Friday, March 22

Theatre Review: Wicked


Universal Studios

Universal Studios

joan marcus


Wicked
Pantages Theatre
through Jan. 29

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joan marcus

Courtesy of Joan Marcus

Mamie Parris as Elphaba, sister to the Wicked Witch of the East, in “Wicked,” the musical that is currently running at the Pantages Theatre in Los Angeles.

Correction: The original version of this article contained an error. “Wicked” begins with the munchkins of Oz celebrating the death of Elphaba.

In “The Wizard of Oz,” the Wicked Witch of the East, Nessarose, gets her five minutes ““ more like one minute ““ of fame when a young girl’s home fatally lands on her. The rest of the story proceeds to tell how Dorothy, a girl traveling through the land of Oz wearing the witch’s sparkly red shoes, attempts to find her way back home with the help of Glinda, the Good Witch of the North.

However, if there is one character from “The Wizard of Oz” who deserves a back story, it’s definitely not the young girl whose house gets blown away by a tornado. Instead, it is Elphaba (Mamie Parris), sister to the Wicked Witch of the East (Cristy Candler), who has a more compelling story to tell ““ one about a time where she wasn’t wicked at all.

The musical “Wicked” currently playing at the Pantages Theatre tells that story.

The show begins with the munchkins of Oz celebrating the death of Elphaba. The production does an extraordinary job in the storytelling and performance while also including just the right amount of comedy and wit in between. “Wicked” combines love, tragedy and ethics to create a story with a not-so-predictable happy ending.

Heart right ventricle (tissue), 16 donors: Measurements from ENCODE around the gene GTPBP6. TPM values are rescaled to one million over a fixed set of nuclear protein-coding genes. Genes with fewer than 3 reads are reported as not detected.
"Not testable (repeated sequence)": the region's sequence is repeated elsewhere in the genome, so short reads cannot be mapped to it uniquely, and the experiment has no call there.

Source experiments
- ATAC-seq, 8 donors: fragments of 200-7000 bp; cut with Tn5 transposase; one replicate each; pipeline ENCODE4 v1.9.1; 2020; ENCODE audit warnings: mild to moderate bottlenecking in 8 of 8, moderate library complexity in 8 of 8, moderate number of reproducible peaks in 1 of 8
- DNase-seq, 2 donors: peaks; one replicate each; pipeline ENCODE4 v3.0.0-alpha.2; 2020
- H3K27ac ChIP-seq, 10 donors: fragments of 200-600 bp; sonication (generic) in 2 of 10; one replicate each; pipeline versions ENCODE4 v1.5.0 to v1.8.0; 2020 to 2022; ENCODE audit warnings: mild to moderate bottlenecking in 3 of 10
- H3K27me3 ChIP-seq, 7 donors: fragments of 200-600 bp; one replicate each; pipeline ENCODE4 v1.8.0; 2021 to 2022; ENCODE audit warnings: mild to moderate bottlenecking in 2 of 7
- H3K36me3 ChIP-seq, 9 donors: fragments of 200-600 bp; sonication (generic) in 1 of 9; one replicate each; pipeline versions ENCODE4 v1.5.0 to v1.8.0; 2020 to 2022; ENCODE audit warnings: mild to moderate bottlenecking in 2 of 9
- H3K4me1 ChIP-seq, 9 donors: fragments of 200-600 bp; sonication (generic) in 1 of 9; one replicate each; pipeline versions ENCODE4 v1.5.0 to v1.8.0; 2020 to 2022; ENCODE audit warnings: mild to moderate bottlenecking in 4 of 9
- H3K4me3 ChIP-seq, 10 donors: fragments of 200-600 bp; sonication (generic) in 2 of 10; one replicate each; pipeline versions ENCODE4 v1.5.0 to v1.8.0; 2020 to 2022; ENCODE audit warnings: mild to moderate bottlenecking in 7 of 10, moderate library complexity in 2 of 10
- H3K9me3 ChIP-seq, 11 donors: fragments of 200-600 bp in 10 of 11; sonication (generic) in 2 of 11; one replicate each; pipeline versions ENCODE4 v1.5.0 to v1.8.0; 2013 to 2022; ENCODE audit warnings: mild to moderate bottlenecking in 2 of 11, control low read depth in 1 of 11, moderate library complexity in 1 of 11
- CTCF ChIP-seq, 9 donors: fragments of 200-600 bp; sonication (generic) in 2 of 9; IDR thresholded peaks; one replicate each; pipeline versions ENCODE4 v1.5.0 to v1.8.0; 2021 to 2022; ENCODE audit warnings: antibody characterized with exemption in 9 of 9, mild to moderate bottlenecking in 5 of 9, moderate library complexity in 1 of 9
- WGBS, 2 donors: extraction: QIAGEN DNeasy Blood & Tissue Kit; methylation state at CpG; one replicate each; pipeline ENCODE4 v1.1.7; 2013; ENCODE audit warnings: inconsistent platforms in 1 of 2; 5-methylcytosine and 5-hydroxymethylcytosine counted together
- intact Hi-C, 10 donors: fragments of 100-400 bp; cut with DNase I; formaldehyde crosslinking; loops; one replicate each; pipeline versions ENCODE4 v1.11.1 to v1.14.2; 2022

As Glinda (Katie Rose Clarke) enters and celebrates with the rest of Oz, one of the munchkins questions whether she was once friends with the Wicked Witch. As the munchkins gasp in disbelief that someone would ask such a question, Glinda begins to tell the story of when she first crossed paths with the Wicked Witch ““ a time where she and Elphaba became good friends.

Each number the cast performed ended with a roaring applause from the audience while every joke, whether minor or major, was reciprocated with just the right amount of laughter echoing through the Pantages.

The stage production was also very impressive, with smooth transitions between scenes and performances.

Clarke does an amazing job as Glinda, an overconfident, popular and spoiled girl who always gets her way. From her exaggerated movement on stage to her knack for using a lot of made-up words, Clarke had a stage presence that kept the audience wondering what she was going to do or say next.

Parris also does a spectacular job in playing just the opposite of Clarke, a green (literally) character who has no friends and is blamed by her father for why her sister has to be in a wheelchair for the rest of her life.

As the plot carries the audience through Glinda and Elphaba’s time as students, roommates and friends, “Wicked,” includes frequent references to “The Wizard of Oz” ““ telling a back story of how the Cowardly Lion, Tin Man and Scarecrow all came about.

The musical reveals many ideas that would have never been evident just by watching “The Wizard of Oz.”

“Wicked,” at some points in the musical, makes audiences who have grown up with the “The Wizard of Oz” story feel cheated and mislead about “the wonderful wizard” as well as the wicked and good witches, but at the same time happy to finally know the truth.

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